Antibiotics may have a new teammate in the fight against drug-resistant infections.
Researchers have engineered nanoparticles to produce chemicals that render bacteria more vulnerable to antibiotics. These quantum dots, described online October 4 in Science Advances, could help combat pathogens that have developed resistance to antibiotics (SN: 10/15/16, p. 11).
“Various superbugs are evolving too rapidly to be counteracted by traditional drugs,” says Zhengtao Deng, a chemist at Nanjing University in China not involved in the research. “Drug-resistant infections will kill an extra 10 million people a year worldwide by 2050 unless action is taken.”
In the study, antibiotics spiked with quantum dots fought off bacteria as effectively as 1,000 times as much antibiotic alone. That’s “really impressive,” says Chao Zhong, a materials scientist at ShanghaiTech University who was not involved in the study. “This is a really comprehensive study.”
Quantum dots, previously investigated as a tool to trace drug delivery throughout the body or to take snapshots of cells, are made of semiconductors — the same kind of material in such electronics as laptops and cell phones (SN: 7/11/15, p. 22). The new quantum dots are tiny chunks of cadmium telluride just 3 nanometers across, or about as wide as a strand of DNA.
When illuminated by a specific frequency of green light, the nanoparticles’ electrons can pop off and glom onto nearby oxygen molecules — which are dissolved in water throughout the body — to create a chemical called superoxide. When a bacterial cell absorbs this superoxide, it throws the microbe’s internal chemistry so off-balance that the pathogen can’t defend itself against antibiotics, explains study coauthor Anushree Chatterjee, a chemical engineer at the University of Colorado Boulder.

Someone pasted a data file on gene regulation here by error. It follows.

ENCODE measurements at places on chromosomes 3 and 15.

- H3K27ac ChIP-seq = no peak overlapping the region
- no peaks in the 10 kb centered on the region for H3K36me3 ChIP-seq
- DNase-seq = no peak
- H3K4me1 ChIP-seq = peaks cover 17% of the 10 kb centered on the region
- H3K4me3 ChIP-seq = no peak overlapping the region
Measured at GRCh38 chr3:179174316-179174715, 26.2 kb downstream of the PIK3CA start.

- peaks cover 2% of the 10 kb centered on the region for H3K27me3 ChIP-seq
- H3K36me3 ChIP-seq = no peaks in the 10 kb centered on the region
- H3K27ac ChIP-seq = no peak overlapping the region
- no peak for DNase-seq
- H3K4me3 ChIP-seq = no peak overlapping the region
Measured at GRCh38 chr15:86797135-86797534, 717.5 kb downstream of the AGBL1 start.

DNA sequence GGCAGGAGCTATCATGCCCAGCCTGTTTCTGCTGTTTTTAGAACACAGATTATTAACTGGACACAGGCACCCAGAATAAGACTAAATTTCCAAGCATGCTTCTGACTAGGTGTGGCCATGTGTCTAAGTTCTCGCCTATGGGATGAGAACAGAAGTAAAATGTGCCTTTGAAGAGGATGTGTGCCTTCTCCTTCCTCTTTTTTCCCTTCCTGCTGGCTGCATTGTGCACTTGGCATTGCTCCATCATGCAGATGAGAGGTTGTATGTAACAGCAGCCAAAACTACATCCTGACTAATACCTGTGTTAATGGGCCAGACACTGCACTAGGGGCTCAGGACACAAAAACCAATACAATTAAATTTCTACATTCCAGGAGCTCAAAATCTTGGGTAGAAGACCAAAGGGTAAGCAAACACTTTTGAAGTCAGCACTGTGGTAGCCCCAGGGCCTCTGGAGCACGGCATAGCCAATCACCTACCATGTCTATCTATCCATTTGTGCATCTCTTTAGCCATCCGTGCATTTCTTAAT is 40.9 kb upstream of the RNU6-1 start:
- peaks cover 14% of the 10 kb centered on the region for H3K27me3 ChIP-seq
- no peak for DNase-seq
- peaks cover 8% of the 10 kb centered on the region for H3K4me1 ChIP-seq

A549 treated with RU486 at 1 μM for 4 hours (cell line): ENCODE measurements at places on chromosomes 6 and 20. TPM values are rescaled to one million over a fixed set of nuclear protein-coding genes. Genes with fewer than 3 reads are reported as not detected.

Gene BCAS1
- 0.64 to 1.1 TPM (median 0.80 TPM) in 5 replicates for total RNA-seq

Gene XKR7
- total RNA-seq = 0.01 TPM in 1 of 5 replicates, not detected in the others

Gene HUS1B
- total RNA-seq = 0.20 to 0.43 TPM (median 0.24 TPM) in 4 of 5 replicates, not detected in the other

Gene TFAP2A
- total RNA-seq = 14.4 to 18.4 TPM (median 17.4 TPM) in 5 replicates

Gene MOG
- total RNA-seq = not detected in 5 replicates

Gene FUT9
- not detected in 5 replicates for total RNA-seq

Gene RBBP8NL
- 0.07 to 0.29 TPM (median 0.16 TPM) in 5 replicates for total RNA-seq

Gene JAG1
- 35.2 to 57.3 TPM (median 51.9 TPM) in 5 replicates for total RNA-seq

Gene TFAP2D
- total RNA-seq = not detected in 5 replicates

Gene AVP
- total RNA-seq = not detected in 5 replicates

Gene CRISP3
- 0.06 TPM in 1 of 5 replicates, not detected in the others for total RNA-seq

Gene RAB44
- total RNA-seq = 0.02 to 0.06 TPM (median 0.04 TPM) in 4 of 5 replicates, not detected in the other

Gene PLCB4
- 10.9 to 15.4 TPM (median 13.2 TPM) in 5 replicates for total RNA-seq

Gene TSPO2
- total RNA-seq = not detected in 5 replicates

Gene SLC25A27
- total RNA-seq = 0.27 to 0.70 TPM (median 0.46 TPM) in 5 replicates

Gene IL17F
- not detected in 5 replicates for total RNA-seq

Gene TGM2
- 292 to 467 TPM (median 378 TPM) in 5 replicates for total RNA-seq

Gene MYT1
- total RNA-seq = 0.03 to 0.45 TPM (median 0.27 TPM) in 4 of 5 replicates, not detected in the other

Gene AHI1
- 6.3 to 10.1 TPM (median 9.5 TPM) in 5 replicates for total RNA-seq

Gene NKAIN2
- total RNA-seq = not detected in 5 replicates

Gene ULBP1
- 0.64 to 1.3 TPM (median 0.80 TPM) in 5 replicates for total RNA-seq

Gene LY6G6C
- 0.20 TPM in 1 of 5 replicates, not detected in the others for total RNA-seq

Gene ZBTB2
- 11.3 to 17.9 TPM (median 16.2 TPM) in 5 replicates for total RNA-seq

Chatterjee and colleagues mixed various amounts of quantum dots into different concentrations of each of five antibiotics, and then added these concoctions to samples of four drug-resistant bacterial strains, such as Salmonella. More than 75 percent of the 271 tested antibiotic and quantum dot combinations were better at killing or curbing the growth of bacteria than antibiotics would have been alone.
One limitation of this treatment is that the green light that activates the nanoparticles can shine through only a few millimeters of flesh, says coauthor Prashant Nagpal, a chemical engineer also at the University of Colorado Boulder. So these quantum dots could probably be used only to treat skin or accessible wound infections.
The researchers are now designing nanoparticles that absorb infrared light, which can pass through the body. “That could be really effective in deep tissue and bone infections,” Nagpal says.
Editor’s note: This story was updated October 25, 2017, to correct details about the tests of quantum dot-antibiotic combinations against drug-resistant bacterial strains.